Chemicals produced by vegetables such as kale, cabbage and broccoli could help to maintain a healthy gut and prevent colon cancer, a new study from the Francis Crick Institute shows.

Getting enough vitamin D? You need far less sun than you might think

August 6, 2018
The summer weather has surprised us and made getting your daily dose of vitamin D that much easier. But the sunny weather always prompts questions about how to enjoy it safely.

What your body may be telling you about your health

July 25, 2018
Do you have a persistent cough, or do you feel like your hair is thinning? These issues may signal that you need to visit a doctor. Baylor College of Medicine expert Isabel Valdez, a physician assistant and instructor of ...

It's called kombucha. But is it good for you?

July 18, 2018
(HealthDay)—Fizzy, fermented kombucha tea is the hot new health drink.

Large international study links blood vitamin D levels to colorectal cancer risk

June 14, 2018
A new study authored by scientists from the American Cancer Society, the Harvard T.H. Chan School of Public Health, the U.S. National Cancer Institute, and more than 20 other medical centers and organizations finds that higher ...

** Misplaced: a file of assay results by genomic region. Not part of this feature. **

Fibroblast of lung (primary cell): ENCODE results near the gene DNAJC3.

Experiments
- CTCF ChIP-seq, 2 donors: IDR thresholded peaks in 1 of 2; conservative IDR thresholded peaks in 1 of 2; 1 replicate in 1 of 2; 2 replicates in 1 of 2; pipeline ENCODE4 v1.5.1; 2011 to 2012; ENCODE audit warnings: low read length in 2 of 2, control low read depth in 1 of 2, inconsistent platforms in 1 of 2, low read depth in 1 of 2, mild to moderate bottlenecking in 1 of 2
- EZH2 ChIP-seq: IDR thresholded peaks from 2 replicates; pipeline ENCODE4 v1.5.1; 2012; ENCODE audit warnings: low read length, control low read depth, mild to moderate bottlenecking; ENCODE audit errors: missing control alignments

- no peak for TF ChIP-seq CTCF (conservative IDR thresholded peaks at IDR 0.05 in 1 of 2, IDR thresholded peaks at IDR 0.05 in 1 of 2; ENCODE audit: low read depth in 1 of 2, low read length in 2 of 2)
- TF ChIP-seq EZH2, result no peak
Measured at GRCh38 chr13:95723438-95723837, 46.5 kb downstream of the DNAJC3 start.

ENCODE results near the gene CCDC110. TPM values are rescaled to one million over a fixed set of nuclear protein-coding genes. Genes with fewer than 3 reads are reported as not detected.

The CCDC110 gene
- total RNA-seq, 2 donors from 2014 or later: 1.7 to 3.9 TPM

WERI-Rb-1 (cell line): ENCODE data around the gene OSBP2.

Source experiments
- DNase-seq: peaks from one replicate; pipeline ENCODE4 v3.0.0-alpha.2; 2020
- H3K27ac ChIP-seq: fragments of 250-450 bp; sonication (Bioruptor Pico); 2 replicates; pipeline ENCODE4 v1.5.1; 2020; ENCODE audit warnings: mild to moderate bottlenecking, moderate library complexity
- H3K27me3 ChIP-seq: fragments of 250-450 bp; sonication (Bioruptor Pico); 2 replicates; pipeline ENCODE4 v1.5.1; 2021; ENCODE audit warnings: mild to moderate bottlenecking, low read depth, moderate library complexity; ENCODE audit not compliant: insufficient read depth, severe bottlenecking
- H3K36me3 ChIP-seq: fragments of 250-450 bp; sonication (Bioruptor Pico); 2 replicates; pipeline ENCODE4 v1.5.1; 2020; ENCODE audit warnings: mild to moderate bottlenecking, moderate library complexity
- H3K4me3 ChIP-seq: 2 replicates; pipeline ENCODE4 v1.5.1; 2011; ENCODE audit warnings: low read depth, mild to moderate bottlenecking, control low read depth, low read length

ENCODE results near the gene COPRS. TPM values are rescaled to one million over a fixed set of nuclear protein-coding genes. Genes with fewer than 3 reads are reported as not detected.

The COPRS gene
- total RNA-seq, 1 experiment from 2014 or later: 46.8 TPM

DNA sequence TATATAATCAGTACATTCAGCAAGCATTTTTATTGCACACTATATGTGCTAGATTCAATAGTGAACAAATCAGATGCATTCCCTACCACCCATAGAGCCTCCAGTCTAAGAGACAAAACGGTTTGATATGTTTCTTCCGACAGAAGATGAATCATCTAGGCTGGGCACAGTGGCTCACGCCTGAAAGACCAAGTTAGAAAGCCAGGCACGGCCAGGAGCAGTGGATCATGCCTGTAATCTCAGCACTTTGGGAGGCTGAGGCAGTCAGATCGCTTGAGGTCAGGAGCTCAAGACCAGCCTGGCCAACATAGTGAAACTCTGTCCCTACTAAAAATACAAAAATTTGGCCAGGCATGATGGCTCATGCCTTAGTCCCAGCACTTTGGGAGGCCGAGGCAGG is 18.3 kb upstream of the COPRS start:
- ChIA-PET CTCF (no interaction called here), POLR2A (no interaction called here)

Recommended for you

Perinatal hypoxia associated with long-term cerebellar learning deficits and Purkinje cell misfiring

August 18, 2018
Oxygen deprivation associated with preterm birth leaves telltale signs on the brains of newborns in the form of alterations to cerebellar white matter at the cellular and the physiological levels. Now, an experimental model ...

Students more likely to eat school breakfast when given extra time, new study finds

August 18, 2018
Primary school students are more likely to eat a nutritional breakfast when given 10 extra minutes to do so, according to a new study by researchers at Virginia Tech and Georgia Southern University.

CRISPR technology targets mood-boosting receptors in brain

August 17, 2018
An estimated 13 percent of Americans take antidepressant drugs for depression, anxiety, chronic pain or sleep problems. For the 14 million Americans who have clinical depression, roughly one third don't find relief with antidepressants.

People are more honest when using a foreign tongue, research finds

August 17, 2018
New UChicago-led research suggests that someone who speaks in a foreign language is probably more credible than the average native speaker.

As body mass index increases, blood pressure may as well

August 17, 2018
Body mass index is positively associated with blood pressure, according to the ongoing study of 1.7 million Chinese men and women being conducted by researchers at the Yale Center for Outcomes Research and Evaluation (CORE) ...

Critical role of DHA on foetal brain development revealed

August 17, 2018
Duke-NUS researchers have found evidence that a natural form of Docosahexaenoic Acid (DHA) made by the liver called Lyso-Phosphatidyl-Choline (LPC-DHA), is critical for normal foetal and infant brain development, and that ...

0 comments

Please sign in to add a comment. Registration is free, and takes less than a minute. Read more

Click here to reset your password.
Sign in to get notified via email when new comments are made.